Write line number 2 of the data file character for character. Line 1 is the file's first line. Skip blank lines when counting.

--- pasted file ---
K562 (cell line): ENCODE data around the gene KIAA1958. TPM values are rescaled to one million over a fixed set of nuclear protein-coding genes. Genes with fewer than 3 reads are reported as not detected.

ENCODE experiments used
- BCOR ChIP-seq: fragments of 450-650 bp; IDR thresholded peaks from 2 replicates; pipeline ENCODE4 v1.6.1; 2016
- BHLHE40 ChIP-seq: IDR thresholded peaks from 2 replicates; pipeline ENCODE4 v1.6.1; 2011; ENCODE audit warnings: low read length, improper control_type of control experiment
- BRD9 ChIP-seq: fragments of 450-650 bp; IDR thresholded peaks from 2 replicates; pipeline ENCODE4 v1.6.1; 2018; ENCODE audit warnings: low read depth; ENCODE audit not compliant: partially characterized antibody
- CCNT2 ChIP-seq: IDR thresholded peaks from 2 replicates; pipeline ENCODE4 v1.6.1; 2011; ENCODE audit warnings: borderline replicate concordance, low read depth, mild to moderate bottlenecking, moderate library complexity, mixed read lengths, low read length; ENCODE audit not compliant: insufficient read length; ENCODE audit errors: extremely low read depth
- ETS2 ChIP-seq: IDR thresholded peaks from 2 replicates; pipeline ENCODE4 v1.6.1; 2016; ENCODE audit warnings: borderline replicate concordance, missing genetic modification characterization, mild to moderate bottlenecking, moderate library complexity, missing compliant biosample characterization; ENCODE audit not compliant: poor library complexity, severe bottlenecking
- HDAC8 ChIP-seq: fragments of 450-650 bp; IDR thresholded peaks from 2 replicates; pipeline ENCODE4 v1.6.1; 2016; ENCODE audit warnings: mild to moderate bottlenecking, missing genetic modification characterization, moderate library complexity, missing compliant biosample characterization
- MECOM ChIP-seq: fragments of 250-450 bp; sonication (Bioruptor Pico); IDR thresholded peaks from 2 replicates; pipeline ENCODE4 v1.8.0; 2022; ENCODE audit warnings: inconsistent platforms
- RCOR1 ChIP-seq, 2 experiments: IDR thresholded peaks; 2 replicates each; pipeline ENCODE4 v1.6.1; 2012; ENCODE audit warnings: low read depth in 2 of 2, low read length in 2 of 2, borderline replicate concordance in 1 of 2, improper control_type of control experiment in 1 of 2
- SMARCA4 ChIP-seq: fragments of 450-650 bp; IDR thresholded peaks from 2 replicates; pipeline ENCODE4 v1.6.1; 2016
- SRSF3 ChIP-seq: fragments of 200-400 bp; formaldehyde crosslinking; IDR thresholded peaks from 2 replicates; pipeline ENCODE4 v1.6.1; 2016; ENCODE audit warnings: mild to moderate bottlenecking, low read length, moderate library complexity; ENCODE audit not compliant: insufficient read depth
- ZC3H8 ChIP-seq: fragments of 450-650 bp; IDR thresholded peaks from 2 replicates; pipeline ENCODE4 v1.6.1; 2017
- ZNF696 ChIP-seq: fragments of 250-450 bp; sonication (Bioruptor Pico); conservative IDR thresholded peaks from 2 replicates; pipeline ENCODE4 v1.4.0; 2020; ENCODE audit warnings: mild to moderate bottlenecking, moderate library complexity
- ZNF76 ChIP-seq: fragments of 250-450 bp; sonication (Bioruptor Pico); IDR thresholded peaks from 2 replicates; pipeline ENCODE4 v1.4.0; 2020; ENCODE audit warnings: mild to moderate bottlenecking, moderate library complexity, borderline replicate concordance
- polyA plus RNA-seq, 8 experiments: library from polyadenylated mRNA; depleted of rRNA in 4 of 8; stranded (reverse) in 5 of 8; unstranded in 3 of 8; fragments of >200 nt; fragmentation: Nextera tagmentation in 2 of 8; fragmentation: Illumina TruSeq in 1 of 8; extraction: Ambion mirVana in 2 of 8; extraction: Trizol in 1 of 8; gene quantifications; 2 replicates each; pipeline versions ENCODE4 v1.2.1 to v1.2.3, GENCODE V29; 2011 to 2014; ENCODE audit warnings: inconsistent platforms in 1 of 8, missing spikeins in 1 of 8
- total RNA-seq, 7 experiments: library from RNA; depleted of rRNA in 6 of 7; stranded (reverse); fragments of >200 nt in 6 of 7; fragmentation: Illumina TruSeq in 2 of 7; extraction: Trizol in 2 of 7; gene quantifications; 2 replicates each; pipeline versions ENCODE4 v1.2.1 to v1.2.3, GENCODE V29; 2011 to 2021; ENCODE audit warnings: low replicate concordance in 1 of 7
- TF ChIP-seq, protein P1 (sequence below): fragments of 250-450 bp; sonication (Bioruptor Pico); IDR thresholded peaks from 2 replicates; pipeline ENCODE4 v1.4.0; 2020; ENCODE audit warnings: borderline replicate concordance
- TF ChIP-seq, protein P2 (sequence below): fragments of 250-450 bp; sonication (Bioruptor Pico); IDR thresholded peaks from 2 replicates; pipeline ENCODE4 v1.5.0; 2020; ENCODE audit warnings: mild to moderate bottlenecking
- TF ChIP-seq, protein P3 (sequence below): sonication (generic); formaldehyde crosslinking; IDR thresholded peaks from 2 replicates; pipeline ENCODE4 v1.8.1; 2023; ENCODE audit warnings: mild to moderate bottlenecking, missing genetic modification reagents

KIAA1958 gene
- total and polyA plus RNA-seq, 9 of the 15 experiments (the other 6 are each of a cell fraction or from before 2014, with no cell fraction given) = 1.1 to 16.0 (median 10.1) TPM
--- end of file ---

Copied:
ENCODE experiments used